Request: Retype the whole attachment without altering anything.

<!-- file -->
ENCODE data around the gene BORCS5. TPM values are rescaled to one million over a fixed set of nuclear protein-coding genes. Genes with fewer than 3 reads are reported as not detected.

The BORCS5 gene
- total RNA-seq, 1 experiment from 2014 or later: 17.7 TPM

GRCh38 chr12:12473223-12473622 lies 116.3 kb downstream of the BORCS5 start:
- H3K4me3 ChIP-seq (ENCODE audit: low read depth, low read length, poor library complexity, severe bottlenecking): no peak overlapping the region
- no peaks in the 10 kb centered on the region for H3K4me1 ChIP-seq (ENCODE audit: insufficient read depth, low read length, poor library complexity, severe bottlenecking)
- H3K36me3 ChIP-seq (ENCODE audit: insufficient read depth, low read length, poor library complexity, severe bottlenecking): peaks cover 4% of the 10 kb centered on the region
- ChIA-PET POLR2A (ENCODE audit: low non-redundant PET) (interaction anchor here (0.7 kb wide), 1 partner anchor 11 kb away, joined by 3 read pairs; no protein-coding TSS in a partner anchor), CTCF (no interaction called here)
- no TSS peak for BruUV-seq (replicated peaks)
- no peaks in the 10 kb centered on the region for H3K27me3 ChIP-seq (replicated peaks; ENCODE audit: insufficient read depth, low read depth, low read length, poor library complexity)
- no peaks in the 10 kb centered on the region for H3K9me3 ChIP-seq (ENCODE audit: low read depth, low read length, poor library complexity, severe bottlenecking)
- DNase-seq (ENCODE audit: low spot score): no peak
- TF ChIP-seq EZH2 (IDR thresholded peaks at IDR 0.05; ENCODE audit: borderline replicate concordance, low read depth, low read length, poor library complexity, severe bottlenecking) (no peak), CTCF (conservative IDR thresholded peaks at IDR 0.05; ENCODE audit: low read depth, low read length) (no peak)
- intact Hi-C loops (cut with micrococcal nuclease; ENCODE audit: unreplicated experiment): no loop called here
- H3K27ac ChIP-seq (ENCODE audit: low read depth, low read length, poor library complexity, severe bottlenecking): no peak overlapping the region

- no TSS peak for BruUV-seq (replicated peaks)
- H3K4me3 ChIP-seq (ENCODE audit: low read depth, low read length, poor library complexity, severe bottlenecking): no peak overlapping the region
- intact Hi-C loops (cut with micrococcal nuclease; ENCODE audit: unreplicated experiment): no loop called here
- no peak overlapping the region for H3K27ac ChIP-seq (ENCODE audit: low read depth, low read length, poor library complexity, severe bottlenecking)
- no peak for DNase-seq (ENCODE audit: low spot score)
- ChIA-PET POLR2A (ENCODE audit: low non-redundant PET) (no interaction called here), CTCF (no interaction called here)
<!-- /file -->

ENCODE data around the gene BORCS5. TPM values are rescaled to one million over a fixed set of nuclear protein-coding genes. Genes with fewer than 3 reads are reported as not detected.

The BORCS5 gene
- total RNA-seq, 1 experiment from 2014 or later: 17.7 TPM

GRCh38 chr12:12473223-12473622 lies 116.3 kb downstream of the BORCS5 start:
- H3K4me3 ChIP-seq (ENCODE audit: low read depth, low read length, poor library complexity, severe bottlenecking): no peak overlapping the region
- no peaks in the 10 kb centered on the region for H3K4me1 ChIP-seq (ENCODE audit: insufficient read depth, low read length, poor library complexity, severe bottlenecking)
- H3K36me3 ChIP-seq (ENCODE audit: insufficient read depth, low read length, poor library complexity, severe bottlenecking): peaks cover 4% of the 10 kb centered on the region
- ChIA-PET POLR2A (ENCODE audit: low non-redundant PET) (interaction anchor here (0.7 kb wide), 1 partner anchor 11 kb away, joined by 3 read pairs; no protein-coding TSS in a partner anchor), CTCF (no interaction called here)
- no TSS peak for BruUV-seq (replicated peaks)
- no peaks in the 10 kb centered on the region for H3K27me3 ChIP-seq (replicated peaks; ENCODE audit: insufficient read depth, low read depth, low read length, poor library complexity)
- no peaks in the 10 kb centered on the region for H3K9me3 ChIP-seq (ENCODE audit: low read depth, low read length, poor library complexity, severe bottlenecking)
- DNase-seq (ENCODE audit: low spot score): no peak
- TF ChIP-seq EZH2 (IDR thresholded peaks at IDR 0.05; ENCODE audit: borderline replicate concordance, low read depth, low read length, poor library complexity, severe bottlenecking) (no peak), CTCF (conservative IDR thresholded peaks at IDR 0.05; ENCODE audit: low read depth, low read length) (no peak)
- intact Hi-C loops (cut with micrococcal nuclease; ENCODE audit: unreplicated experiment): no loop called here
- H3K27ac ChIP-seq (ENCODE audit: low read depth, low read length, poor library complexity, severe bottlenecking): no peak overlapping the region

- no TSS peak for BruUV-seq (replicated peaks)
- H3K4me3 ChIP-seq (ENCODE audit: low read depth, low read length, poor library complexity, severe bottlenecking): no peak overlapping the region
- intact Hi-C loops (cut with micrococcal nuclease; ENCODE audit: unreplicated experiment): no loop called here
- no peak overlapping the region for H3K27ac ChIP-seq (ENCODE audit: low read depth, low read length, poor library complexity, severe bottlenecking)
- no peak for DNase-seq (ENCODE audit: low spot score)
- ChIA-PET POLR2A (ENCODE audit: low non-redundant PET) (no interaction called here), CTCF (no interaction called here)